Tuesday, March 25, 2014

Weak flash PMI in China

The March flash HSBC PMI for China came in weaker than expected at 48.1.  The market consensus was looking for a modest rebound from the 48.5 recorded in February.  The further softening of the data confirms our suspicions there has been more to the recent soft data than just the usual New Year volatility.


The production sub-index moved to an 18-month low.  But despite the overall weakness in the index the new exports orders sub-index moved back into expansion in March.   That’s consistent with our story of a soft start to the year from a growth perspective on domestic weakness, but with some strength in exports emerging as the year progresses.  On balance though this result has put further downside risk on our year to March 2014 GDP forecast of 7.4%.

Perhaps the biggest surprise in the result was the rebound in the employment sub-index from 47.2 to 49.3.  The labour market remains a key determinant in the leadership determining the balance between pushing on with the reform agenda or cyclical support for the economy.  A March GDP result much below our estimate will likely lead to new measures to support growth which we expect would be focussed on fiscal stimulus (infrastructure) and liquidity provision.

The official PMI index is released next week (April 1st).  The HSBC index is narrower focussed than the official index and tends to be more volatile.  Importantly the official index captures the larger state owned enterprises.  That release will be the next critical piece of data to help inform the extent of the slowdown at the start of the year and the likelihood of any policy intervention.  Watch this space.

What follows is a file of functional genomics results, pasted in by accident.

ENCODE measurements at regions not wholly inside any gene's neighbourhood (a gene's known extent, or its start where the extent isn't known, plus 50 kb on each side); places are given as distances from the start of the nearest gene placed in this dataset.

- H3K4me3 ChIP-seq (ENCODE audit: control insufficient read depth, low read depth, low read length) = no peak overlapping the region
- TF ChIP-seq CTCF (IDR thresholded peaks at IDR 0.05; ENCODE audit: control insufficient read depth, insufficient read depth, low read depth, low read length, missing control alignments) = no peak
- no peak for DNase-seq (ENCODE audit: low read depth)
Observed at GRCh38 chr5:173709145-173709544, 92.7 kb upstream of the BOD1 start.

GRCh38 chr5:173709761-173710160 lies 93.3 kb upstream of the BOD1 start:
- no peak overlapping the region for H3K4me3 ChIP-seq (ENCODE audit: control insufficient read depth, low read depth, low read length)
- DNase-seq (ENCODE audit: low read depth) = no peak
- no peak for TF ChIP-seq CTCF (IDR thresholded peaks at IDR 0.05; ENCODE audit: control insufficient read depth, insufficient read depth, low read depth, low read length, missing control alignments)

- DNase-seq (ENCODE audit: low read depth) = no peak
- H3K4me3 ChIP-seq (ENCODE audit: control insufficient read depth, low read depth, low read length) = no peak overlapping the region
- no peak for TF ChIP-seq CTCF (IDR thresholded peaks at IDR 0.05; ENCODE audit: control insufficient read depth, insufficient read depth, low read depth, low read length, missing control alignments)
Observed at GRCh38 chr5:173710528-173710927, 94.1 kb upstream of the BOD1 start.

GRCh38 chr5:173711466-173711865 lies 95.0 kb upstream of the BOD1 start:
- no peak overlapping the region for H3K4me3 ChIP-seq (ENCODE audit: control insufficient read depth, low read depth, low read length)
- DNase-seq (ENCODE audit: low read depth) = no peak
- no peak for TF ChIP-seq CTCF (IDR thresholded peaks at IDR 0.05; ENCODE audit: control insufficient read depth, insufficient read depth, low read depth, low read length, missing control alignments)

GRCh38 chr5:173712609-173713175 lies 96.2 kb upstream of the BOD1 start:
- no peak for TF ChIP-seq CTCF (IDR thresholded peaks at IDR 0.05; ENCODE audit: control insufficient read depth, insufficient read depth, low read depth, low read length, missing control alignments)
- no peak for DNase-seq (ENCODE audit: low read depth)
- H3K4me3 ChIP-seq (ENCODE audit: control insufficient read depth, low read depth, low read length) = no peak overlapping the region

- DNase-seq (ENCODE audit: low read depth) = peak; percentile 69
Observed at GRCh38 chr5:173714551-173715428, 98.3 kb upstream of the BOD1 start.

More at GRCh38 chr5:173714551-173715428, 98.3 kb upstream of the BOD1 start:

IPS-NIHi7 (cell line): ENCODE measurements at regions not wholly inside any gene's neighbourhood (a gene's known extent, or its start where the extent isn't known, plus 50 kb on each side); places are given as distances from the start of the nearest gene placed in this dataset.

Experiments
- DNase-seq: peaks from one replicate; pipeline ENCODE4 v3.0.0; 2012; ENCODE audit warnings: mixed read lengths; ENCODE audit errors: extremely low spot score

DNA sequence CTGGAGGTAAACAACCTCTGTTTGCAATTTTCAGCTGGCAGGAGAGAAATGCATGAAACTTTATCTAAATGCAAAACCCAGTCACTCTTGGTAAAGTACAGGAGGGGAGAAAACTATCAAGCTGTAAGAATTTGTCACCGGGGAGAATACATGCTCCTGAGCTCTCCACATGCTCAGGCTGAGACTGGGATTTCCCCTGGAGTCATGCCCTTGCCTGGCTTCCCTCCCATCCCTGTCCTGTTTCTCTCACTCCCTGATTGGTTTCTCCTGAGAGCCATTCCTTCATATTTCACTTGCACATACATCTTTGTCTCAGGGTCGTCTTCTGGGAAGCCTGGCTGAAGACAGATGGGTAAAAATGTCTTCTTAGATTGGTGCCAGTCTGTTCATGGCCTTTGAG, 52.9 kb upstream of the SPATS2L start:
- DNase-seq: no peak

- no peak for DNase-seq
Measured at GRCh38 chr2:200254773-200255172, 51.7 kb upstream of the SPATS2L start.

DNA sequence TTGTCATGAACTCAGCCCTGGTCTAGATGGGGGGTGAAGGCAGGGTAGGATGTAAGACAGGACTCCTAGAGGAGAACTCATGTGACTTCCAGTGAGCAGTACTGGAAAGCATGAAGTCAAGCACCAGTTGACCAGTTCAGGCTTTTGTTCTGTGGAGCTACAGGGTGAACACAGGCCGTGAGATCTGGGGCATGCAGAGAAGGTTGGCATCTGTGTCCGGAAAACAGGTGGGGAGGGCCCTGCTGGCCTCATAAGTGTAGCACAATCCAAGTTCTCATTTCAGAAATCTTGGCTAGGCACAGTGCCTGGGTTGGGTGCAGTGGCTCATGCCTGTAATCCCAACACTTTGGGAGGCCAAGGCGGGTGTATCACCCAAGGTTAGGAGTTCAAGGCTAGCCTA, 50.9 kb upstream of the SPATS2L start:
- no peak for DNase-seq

Thursday, March 20, 2014

No Change in policy direction from the Fed

US Federal Reserve FOMC meetings always garner a bit of attention.  This week’s meeting was more interesting than most, being the first meeting in which Janet Yellen was in the Chair.  But while there were some changes to the Statement, the FOMC’s policy direction is fundamentally unchanged.

The most immediate question for policy (and markets) was how they would judge and respond to recent weakness in the economy.  As most analysts have, the FOMC was happy to attribute the soft data to the weather and conclude the economy remains fundamentally sound.  We agree with that, although we add in the inventory cycle as another reason for the recent weakness and is why we are happy being at the lower end of market expectations for US GDP growth this year.

Given that view the Committee proceeded with a further reduction in their asset purchase program to US$55 billion per month, the third consecutive reduction of US$10 billion per month.  While the Committee again reiterated that reductions in the program are not on a pre-set course, todays move confirms our suspicions that the hurdle for reducing (or indeed increasing) the pace of tapering is set quite high.  The reality is the market volatility that would result from altering the pace of the purchases would be more costly to the real economy than the benefit of the change in quantum of purchases.

While broad policy direction was unchanged, the Committee did change its rate guidance from a quantitative approach to qualitative: the 6.5% unemployment rate threshold for considering rate hikes is now gone.  With the unemployment rate currently at 6.7%, that level is likely to be breached soon.  In its place, the Committee will now “take into account a wide range of information, including measures of labour market conditions, indicators of inflation pressures and inflation expectations, and readings on financial developments”.  That’s great and simply indicates further normalisation of the monetary policy process. 

However to reinforce the Committee’s expectations that it will maintain the current target range for the Fed funds rate for a considerable time the Committee felt compelled to stress that the change in guidance did not indicate any change in the Committee’s policy intentions as set forth in its recent statements.